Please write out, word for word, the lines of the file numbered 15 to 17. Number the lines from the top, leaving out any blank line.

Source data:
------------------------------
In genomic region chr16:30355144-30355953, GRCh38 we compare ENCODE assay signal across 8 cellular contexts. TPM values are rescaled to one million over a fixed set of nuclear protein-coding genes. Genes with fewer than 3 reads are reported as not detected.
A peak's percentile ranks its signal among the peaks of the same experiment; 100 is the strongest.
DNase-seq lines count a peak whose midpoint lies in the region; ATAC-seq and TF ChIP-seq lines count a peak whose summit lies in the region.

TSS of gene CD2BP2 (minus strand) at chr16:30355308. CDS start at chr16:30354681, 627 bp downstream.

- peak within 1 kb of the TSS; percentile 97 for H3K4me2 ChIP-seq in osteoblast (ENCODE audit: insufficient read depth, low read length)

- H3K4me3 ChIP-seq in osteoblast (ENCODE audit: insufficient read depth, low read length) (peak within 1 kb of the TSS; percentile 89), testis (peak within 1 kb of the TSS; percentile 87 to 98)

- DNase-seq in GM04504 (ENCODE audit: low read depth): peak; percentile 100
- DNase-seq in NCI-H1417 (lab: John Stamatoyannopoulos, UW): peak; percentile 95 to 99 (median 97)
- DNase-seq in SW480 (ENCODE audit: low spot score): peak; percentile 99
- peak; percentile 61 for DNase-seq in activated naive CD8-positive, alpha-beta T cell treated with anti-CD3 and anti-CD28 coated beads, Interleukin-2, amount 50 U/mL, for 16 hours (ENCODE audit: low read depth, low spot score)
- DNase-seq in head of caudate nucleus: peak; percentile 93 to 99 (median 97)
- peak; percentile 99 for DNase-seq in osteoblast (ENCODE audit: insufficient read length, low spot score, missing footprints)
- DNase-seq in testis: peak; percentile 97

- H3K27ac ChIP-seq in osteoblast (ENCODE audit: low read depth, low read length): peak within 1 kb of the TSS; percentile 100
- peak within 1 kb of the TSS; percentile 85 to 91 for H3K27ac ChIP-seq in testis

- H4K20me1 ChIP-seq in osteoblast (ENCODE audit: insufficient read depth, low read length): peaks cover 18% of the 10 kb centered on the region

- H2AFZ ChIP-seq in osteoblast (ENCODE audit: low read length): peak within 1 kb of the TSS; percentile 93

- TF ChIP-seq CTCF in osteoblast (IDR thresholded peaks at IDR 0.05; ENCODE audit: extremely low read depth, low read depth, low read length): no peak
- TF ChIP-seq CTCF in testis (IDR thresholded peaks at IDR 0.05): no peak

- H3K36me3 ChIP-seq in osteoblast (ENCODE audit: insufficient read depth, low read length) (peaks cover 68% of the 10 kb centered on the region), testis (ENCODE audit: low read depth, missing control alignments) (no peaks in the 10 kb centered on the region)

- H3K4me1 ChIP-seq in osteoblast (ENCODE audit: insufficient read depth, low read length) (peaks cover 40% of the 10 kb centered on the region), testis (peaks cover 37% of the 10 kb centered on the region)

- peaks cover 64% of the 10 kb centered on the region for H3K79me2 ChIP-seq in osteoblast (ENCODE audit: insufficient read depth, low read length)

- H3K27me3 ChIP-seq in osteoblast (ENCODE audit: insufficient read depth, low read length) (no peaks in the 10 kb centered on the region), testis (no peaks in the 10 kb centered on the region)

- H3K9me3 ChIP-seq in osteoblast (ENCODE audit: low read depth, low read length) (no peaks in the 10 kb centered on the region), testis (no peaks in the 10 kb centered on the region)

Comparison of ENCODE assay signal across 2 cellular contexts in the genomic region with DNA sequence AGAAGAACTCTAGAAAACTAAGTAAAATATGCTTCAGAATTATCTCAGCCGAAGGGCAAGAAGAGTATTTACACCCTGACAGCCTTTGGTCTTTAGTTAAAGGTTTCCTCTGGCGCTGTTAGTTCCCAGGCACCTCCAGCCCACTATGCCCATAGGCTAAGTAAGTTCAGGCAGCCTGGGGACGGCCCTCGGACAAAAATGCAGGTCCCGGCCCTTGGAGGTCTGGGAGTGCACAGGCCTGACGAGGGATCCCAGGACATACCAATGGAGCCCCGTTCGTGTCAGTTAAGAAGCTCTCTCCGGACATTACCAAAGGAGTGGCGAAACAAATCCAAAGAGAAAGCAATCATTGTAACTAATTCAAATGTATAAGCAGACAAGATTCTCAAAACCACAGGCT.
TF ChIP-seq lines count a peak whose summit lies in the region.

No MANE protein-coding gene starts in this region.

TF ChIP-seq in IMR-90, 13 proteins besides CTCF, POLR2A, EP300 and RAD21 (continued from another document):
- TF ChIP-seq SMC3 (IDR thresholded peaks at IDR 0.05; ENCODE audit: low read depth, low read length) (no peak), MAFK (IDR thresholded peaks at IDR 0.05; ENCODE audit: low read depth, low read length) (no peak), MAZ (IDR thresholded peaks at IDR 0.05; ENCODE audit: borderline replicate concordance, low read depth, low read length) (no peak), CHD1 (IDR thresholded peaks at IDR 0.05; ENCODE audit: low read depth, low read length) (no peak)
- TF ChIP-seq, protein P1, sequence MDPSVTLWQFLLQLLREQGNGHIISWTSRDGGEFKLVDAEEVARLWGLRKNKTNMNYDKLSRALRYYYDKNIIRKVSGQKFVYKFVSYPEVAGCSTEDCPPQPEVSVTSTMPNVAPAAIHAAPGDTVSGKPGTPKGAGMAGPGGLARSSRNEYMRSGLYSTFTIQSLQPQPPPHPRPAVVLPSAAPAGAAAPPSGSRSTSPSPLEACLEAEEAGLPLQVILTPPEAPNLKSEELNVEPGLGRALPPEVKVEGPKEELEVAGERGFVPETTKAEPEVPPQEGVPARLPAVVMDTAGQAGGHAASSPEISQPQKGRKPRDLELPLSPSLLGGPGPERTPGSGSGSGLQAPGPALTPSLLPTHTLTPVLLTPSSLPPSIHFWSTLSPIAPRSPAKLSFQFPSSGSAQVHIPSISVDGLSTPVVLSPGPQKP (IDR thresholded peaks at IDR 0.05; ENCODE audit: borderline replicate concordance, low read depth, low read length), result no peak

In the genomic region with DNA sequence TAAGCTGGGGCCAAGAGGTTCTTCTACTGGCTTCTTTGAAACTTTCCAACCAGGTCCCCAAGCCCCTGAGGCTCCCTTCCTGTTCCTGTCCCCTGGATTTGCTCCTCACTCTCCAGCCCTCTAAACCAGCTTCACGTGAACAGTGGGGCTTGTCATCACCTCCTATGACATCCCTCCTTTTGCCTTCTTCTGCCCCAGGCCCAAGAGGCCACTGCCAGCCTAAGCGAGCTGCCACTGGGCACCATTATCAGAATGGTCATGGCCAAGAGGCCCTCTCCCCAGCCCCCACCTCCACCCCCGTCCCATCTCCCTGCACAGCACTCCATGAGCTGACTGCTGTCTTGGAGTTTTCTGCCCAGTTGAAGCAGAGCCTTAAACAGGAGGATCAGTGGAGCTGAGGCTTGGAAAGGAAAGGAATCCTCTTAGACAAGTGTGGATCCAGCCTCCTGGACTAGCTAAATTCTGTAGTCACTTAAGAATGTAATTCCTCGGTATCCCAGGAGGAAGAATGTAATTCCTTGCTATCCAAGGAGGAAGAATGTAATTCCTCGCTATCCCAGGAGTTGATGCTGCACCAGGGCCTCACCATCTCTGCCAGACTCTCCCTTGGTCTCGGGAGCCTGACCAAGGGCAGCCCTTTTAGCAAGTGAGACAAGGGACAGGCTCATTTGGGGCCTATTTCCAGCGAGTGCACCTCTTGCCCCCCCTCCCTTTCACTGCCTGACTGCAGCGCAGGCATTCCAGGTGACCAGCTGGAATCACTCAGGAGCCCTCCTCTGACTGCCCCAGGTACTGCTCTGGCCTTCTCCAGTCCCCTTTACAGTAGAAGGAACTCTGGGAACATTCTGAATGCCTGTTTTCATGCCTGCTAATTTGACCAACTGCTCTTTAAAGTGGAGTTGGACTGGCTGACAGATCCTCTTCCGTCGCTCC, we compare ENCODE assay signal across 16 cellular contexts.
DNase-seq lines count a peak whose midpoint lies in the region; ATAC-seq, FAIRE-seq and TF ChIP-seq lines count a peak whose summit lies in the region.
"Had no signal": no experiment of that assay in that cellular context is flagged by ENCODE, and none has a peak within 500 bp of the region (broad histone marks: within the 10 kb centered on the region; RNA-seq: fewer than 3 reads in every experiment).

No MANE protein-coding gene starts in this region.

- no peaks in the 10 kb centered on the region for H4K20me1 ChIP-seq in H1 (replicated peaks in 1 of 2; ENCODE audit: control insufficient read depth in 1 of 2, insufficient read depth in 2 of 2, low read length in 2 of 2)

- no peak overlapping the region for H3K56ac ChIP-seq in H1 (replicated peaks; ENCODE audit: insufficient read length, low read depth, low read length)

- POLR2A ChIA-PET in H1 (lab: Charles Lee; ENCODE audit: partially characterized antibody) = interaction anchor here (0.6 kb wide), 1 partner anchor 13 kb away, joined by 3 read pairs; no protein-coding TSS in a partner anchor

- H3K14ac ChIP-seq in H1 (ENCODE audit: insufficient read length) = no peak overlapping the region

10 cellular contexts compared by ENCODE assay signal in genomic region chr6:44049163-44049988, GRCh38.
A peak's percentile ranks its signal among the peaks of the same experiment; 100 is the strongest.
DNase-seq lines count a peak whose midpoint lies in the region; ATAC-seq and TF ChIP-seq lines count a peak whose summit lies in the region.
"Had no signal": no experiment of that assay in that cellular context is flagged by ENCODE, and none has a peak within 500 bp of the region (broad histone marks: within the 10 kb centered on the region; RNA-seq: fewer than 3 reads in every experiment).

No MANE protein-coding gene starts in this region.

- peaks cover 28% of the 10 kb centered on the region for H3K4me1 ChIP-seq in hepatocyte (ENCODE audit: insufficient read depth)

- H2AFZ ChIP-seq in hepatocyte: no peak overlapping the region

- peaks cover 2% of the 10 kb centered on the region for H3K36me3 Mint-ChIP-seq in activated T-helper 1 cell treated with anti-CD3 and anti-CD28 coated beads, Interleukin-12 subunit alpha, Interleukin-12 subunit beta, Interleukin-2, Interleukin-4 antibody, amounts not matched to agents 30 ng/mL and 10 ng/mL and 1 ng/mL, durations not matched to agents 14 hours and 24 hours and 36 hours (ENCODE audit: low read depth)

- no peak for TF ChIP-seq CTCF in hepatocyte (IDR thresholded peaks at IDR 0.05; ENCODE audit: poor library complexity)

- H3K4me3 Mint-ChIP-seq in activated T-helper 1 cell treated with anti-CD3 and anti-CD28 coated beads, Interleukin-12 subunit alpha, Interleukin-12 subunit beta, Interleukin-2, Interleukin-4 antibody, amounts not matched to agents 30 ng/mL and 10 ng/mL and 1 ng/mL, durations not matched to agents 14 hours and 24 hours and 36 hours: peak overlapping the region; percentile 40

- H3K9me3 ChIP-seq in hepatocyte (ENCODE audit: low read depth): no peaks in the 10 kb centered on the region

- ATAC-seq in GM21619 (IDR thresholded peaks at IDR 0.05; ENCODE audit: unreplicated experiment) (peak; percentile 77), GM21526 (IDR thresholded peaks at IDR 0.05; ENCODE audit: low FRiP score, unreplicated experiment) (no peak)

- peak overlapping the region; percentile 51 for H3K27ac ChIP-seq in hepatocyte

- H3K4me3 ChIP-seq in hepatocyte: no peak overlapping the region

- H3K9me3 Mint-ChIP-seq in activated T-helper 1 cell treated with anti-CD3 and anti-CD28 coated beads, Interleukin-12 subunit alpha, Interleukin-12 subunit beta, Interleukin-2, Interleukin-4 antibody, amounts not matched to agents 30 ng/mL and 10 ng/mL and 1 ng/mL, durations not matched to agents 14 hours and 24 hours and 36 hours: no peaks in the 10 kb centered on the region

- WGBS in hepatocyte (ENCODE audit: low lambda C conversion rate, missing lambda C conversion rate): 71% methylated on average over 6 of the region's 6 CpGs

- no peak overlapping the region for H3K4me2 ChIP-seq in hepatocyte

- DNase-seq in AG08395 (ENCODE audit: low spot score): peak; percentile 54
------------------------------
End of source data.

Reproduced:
- peak within 1 kb of the TSS; percentile 85 to 91 for H3K27ac ChIP-seq in testis

- H4K20me1 ChIP-seq in osteoblast (ENCODE audit: insufficient read depth, low read length): peaks cover 18% of the 10 kb centered on the region

- H2AFZ ChIP-seq in osteoblast (ENCODE audit: low read length): peak within 1 kb of the TSS; percentile 93